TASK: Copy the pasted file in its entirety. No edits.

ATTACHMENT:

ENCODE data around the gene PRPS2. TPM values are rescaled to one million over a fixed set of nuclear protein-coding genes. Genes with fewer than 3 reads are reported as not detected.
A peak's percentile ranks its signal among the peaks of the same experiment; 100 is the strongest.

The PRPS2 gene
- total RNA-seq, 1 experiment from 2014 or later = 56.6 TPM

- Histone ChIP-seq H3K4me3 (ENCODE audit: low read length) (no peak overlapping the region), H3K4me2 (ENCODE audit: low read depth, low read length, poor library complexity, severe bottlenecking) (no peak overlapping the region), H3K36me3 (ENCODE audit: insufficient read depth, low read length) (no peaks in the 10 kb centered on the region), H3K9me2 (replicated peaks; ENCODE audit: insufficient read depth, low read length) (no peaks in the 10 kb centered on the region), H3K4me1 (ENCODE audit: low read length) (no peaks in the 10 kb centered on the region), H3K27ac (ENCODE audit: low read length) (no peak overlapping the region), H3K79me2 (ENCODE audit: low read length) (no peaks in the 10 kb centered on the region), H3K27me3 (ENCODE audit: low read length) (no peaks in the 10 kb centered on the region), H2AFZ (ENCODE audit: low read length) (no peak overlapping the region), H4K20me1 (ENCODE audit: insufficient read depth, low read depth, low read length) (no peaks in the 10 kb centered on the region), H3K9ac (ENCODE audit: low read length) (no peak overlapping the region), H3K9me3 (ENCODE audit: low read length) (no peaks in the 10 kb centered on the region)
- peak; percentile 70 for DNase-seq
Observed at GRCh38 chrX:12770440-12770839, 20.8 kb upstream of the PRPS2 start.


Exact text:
ENCODE data around the gene PRPS2. TPM values are rescaled to one million over a fixed set of nuclear protein-coding genes. Genes with fewer than 3 reads are reported as not detected.
A peak's percentile ranks its signal among the peaks of the same experiment; 100 is the strongest.

The PRPS2 gene
- total RNA-seq, 1 experiment from 2014 or later = 56.6 TPM

- Histone ChIP-seq H3K4me3 (ENCODE audit: low read length) (no peak overlapping the region), H3K4me2 (ENCODE audit: low read depth, low read length, poor library complexity, severe bottlenecking) (no peak overlapping the region), H3K36me3 (ENCODE audit: insufficient read depth, low read length) (no peaks in the 10 kb centered on the region), H3K9me2 (replicated peaks; ENCODE audit: insufficient read depth, low read length) (no peaks in the 10 kb centered on the region), H3K4me1 (ENCODE audit: low read length) (no peaks in the 10 kb centered on the region), H3K27ac (ENCODE audit: low read length) (no peak overlapping the region), H3K79me2 (ENCODE audit: low read length) (no peaks in the 10 kb centered on the region), H3K27me3 (ENCODE audit: low read length) (no peaks in the 10 kb centered on the region), H2AFZ (ENCODE audit: low read length) (no peak overlapping the region), H4K20me1 (ENCODE audit: insufficient read depth, low read depth, low read length) (no peaks in the 10 kb centered on the region), H3K9ac (ENCODE audit: low read length) (no peak overlapping the region), H3K9me3 (ENCODE audit: low read length) (no peaks in the 10 kb centered on the region)
- peak; percentile 70 for DNase-seq
Observed at GRCh38 chrX:12770440-12770839, 20.8 kb upstream of the PRPS2 start.